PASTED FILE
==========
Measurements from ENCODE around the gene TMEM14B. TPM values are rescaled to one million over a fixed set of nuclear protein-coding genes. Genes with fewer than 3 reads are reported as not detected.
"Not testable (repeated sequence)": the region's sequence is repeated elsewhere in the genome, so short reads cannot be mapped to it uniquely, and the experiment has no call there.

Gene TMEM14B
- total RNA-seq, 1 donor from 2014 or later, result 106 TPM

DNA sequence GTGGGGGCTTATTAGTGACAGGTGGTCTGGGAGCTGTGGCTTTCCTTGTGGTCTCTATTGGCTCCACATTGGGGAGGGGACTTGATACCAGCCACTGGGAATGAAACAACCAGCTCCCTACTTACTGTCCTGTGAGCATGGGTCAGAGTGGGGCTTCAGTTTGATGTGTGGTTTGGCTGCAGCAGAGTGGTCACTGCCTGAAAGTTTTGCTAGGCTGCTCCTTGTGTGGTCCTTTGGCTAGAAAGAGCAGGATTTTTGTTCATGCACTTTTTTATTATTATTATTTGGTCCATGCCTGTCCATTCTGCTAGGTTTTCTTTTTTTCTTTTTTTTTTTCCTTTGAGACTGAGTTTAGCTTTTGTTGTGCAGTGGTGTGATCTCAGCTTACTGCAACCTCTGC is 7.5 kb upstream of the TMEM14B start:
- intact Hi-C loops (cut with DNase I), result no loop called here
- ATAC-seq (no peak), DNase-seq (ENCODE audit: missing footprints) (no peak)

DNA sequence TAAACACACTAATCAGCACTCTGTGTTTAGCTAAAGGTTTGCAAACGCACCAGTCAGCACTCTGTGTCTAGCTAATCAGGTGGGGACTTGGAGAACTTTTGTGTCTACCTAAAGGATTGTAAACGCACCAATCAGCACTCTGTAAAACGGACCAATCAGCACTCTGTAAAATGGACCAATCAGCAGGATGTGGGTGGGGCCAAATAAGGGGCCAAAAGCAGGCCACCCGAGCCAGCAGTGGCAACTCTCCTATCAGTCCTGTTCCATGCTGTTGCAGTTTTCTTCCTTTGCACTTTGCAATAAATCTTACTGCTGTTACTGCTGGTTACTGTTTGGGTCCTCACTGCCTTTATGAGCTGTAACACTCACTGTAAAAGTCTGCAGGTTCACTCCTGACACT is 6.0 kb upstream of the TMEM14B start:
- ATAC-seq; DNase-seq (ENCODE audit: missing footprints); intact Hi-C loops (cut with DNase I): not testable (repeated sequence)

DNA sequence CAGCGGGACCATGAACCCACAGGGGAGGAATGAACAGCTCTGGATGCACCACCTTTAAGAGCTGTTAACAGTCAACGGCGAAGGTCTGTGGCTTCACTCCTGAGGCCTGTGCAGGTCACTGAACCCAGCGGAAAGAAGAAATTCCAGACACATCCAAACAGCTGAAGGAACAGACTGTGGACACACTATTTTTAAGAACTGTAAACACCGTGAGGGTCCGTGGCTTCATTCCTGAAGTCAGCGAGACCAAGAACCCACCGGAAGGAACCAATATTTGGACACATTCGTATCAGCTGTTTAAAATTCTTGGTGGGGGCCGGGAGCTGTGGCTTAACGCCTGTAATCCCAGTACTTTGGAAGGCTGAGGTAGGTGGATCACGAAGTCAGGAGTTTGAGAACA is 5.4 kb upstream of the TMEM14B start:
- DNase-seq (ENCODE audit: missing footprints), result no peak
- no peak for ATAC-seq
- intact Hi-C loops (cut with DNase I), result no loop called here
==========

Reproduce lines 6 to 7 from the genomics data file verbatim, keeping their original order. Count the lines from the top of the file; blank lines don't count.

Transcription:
- intact Hi-C loops (cut with DNase I), result no loop called here
- ATAC-seq (no peak), DNase-seq (ENCODE audit: missing footprints) (no peak)